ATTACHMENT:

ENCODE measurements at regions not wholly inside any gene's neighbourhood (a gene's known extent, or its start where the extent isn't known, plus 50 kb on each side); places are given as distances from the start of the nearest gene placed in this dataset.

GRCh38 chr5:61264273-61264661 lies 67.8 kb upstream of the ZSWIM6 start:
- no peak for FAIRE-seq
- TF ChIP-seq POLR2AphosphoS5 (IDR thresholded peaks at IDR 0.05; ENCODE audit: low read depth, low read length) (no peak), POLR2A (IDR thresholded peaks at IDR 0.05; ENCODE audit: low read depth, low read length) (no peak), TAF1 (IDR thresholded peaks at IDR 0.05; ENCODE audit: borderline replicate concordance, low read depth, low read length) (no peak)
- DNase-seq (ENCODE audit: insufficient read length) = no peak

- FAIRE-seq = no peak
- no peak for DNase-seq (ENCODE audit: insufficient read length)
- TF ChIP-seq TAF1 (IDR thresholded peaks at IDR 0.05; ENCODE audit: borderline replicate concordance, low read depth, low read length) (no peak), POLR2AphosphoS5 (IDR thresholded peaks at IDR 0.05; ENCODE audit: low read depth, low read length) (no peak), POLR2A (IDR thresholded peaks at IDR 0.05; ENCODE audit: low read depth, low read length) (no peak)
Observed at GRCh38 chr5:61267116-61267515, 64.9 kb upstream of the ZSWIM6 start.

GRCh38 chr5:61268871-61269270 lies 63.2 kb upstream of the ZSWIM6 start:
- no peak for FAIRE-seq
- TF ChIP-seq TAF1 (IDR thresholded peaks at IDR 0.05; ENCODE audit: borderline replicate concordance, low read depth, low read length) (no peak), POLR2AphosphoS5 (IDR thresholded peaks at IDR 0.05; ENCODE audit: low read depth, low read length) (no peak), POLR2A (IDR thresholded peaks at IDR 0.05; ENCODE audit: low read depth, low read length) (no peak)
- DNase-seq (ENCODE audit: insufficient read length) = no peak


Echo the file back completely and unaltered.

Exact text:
ENCODE measurements at regions not wholly inside any gene's neighbourhood (a gene's known extent, or its start where the extent isn't known, plus 50 kb on each side); places are given as distances from the start of the nearest gene placed in this dataset.

GRCh38 chr5:61264273-61264661 lies 67.8 kb upstream of the ZSWIM6 start:
- no peak for FAIRE-seq
- TF ChIP-seq POLR2AphosphoS5 (IDR thresholded peaks at IDR 0.05; ENCODE audit: low read depth, low read length) (no peak), POLR2A (IDR thresholded peaks at IDR 0.05; ENCODE audit: low read depth, low read length) (no peak), TAF1 (IDR thresholded peaks at IDR 0.05; ENCODE audit: borderline replicate concordance, low read depth, low read length) (no peak)
- DNase-seq (ENCODE audit: insufficient read length) = no peak

- FAIRE-seq = no peak
- no peak for DNase-seq (ENCODE audit: insufficient read length)
- TF ChIP-seq TAF1 (IDR thresholded peaks at IDR 0.05; ENCODE audit: borderline replicate concordance, low read depth, low read length) (no peak), POLR2AphosphoS5 (IDR thresholded peaks at IDR 0.05; ENCODE audit: low read depth, low read length) (no peak), POLR2A (IDR thresholded peaks at IDR 0.05; ENCODE audit: low read depth, low read length) (no peak)
Observed at GRCh38 chr5:61267116-61267515, 64.9 kb upstream of the ZSWIM6 start.

GRCh38 chr5:61268871-61269270 lies 63.2 kb upstream of the ZSWIM6 start:
- no peak for FAIRE-seq
- TF ChIP-seq TAF1 (IDR thresholded peaks at IDR 0.05; ENCODE audit: borderline replicate concordance, low read depth, low read length) (no peak), POLR2AphosphoS5 (IDR thresholded peaks at IDR 0.05; ENCODE audit: low read depth, low read length) (no peak), POLR2A (IDR thresholded peaks at IDR 0.05; ENCODE audit: low read depth, low read length) (no peak)
- DNase-seq (ENCODE audit: insufficient read length) = no peak